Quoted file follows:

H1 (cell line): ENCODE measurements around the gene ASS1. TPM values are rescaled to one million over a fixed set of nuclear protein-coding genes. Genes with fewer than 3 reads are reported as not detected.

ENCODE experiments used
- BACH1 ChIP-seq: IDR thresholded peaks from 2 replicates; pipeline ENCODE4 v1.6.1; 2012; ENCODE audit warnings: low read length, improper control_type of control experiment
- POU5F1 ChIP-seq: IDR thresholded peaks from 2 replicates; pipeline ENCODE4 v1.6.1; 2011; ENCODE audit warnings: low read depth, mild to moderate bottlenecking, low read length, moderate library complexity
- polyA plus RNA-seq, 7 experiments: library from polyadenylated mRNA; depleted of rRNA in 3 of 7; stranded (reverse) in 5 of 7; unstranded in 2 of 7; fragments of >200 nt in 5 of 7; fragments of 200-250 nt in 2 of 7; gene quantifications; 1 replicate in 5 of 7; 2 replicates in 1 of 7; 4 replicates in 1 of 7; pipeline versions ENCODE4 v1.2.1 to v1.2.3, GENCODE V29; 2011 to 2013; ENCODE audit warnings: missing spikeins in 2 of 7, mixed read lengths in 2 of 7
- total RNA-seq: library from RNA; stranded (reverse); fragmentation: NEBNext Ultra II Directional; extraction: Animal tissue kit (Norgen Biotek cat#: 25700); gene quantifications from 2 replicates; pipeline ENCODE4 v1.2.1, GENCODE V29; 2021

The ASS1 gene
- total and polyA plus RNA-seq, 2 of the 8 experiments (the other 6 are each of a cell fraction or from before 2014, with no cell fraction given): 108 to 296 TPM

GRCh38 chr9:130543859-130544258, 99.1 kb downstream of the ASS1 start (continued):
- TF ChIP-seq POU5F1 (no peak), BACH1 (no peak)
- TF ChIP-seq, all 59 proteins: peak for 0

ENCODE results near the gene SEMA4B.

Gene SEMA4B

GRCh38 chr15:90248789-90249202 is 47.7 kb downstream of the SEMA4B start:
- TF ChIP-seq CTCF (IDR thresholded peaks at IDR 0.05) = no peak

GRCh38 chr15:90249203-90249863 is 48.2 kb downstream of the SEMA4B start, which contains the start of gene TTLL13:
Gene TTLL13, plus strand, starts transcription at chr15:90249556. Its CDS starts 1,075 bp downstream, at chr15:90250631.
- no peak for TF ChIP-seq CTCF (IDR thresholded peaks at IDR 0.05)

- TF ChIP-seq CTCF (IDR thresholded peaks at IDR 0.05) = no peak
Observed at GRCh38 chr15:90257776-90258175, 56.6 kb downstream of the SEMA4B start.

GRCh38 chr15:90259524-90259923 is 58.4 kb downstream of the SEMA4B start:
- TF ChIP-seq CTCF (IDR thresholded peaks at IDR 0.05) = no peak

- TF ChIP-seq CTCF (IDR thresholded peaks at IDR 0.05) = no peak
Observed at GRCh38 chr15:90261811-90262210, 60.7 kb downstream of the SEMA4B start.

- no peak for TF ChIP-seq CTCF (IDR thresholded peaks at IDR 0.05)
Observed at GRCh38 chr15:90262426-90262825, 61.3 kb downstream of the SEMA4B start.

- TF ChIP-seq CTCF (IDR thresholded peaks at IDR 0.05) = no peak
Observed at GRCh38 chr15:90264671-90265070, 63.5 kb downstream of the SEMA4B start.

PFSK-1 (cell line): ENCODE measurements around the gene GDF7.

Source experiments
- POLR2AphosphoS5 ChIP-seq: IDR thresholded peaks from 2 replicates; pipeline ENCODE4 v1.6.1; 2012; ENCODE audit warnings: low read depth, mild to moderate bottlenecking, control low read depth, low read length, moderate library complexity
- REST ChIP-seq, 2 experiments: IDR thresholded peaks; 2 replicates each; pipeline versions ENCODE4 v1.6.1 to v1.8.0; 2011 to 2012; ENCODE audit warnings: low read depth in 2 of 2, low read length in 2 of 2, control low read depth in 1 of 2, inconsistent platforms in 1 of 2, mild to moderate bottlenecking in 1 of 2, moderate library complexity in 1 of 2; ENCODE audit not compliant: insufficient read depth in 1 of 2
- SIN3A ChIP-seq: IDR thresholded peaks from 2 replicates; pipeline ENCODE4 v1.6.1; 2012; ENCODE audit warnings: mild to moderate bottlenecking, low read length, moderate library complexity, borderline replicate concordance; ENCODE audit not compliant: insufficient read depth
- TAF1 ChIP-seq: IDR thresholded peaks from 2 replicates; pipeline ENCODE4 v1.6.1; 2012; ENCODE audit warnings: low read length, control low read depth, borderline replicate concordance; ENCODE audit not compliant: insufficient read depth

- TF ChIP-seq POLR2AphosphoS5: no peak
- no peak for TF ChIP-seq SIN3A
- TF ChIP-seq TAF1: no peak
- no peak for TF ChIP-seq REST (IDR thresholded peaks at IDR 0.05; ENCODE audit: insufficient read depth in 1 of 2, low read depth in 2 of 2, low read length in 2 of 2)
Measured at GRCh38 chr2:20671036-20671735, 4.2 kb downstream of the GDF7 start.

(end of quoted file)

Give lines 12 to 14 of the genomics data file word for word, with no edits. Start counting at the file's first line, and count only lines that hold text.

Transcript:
ENCODE results near the gene SEMA4B.

Gene SEMA4B

GRCh38 chr15:90248789-90249202 is 47.7 kb downstream of the SEMA4B start: